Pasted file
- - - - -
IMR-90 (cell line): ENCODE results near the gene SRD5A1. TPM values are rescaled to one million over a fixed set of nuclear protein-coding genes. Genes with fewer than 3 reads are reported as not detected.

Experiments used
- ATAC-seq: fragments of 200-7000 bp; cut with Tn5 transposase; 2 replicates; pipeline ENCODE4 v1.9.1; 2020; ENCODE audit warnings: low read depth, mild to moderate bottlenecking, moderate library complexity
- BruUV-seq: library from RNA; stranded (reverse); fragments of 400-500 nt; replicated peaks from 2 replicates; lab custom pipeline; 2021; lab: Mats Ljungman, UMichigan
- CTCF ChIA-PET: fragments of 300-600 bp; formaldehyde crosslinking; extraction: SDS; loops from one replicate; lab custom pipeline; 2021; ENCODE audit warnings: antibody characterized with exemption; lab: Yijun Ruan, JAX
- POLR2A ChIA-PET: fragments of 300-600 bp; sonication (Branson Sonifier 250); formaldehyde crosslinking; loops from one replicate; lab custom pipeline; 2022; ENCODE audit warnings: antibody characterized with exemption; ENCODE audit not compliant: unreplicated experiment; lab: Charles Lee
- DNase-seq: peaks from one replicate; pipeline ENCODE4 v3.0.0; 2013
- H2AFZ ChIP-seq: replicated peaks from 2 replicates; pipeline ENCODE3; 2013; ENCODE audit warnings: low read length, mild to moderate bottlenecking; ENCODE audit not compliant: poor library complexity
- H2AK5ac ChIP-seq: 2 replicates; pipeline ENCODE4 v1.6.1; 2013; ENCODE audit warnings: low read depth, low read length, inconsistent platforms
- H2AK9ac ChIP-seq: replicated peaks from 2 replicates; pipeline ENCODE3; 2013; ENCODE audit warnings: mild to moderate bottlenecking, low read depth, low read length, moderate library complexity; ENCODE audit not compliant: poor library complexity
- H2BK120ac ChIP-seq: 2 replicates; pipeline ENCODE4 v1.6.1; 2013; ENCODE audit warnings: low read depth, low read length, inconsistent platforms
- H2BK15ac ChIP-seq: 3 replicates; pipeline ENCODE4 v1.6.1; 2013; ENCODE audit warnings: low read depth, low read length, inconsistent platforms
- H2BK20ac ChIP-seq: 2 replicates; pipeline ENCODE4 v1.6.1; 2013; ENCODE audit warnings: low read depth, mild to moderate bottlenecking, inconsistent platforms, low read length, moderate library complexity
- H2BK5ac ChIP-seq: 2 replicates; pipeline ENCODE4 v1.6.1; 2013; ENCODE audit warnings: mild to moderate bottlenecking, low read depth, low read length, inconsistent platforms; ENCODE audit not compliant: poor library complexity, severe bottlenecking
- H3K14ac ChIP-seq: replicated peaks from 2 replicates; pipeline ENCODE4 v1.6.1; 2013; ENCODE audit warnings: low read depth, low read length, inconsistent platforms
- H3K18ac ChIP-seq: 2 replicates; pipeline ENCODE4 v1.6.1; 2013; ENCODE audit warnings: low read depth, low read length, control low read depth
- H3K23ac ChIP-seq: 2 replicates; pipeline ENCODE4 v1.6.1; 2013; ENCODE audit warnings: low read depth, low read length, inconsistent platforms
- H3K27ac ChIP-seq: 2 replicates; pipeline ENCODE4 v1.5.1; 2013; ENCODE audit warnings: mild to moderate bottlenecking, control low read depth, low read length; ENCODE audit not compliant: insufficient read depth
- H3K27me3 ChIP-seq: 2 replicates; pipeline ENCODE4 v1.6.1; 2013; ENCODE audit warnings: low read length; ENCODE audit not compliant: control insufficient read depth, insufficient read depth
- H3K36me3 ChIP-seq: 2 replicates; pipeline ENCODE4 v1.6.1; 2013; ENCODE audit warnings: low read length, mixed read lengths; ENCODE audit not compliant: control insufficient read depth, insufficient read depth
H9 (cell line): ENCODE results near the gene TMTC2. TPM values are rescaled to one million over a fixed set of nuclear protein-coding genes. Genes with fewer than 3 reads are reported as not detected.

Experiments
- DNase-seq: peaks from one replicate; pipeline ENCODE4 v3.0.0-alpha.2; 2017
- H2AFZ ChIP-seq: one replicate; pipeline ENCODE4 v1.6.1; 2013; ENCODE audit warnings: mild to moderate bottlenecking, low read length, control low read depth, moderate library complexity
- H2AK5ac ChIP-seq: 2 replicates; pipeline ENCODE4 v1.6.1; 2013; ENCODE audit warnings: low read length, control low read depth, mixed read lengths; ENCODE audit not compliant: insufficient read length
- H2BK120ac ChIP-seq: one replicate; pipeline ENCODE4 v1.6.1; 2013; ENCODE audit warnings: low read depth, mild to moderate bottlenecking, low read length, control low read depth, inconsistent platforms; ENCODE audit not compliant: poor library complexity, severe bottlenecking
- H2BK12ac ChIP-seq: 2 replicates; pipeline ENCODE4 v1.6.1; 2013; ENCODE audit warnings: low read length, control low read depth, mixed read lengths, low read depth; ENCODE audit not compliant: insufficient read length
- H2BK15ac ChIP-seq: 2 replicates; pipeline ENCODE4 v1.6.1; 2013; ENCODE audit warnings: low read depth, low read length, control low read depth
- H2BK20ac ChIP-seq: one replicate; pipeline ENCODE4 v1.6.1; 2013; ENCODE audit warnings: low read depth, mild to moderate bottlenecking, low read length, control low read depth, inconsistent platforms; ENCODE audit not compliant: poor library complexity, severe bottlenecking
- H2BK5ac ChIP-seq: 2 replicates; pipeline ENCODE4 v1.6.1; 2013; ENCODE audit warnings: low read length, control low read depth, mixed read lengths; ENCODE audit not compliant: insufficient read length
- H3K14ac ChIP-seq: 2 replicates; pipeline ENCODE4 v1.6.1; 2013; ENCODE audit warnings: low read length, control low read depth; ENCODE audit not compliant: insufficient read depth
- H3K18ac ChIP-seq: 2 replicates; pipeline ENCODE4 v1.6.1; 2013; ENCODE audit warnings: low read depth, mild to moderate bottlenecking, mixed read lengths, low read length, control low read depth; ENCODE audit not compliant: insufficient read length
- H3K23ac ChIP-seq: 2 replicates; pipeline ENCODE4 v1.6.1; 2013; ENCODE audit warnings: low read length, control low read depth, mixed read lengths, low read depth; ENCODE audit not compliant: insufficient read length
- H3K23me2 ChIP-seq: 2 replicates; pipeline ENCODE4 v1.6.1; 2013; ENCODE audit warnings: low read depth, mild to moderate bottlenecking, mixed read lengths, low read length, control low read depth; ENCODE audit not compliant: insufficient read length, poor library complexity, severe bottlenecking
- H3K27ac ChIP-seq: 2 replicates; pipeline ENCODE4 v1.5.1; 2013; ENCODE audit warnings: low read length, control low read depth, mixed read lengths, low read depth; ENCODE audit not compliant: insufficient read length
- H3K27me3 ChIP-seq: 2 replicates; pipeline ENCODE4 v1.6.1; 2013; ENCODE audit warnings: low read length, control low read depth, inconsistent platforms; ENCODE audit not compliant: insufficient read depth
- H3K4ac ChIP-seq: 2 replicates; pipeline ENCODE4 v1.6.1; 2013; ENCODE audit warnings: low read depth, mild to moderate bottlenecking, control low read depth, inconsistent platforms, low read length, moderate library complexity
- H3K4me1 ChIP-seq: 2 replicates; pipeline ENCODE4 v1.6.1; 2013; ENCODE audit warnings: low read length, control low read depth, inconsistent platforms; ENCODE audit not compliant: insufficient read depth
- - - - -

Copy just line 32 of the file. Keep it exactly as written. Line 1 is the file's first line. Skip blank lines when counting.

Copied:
- H3K18ac ChIP-seq: 2 replicates; pipeline ENCODE4 v1.6.1; 2013; ENCODE audit warnings: low read depth, mild to moderate bottlenecking, mixed read lengths, low read length, control low read depth; ENCODE audit not compliant: insufficient read length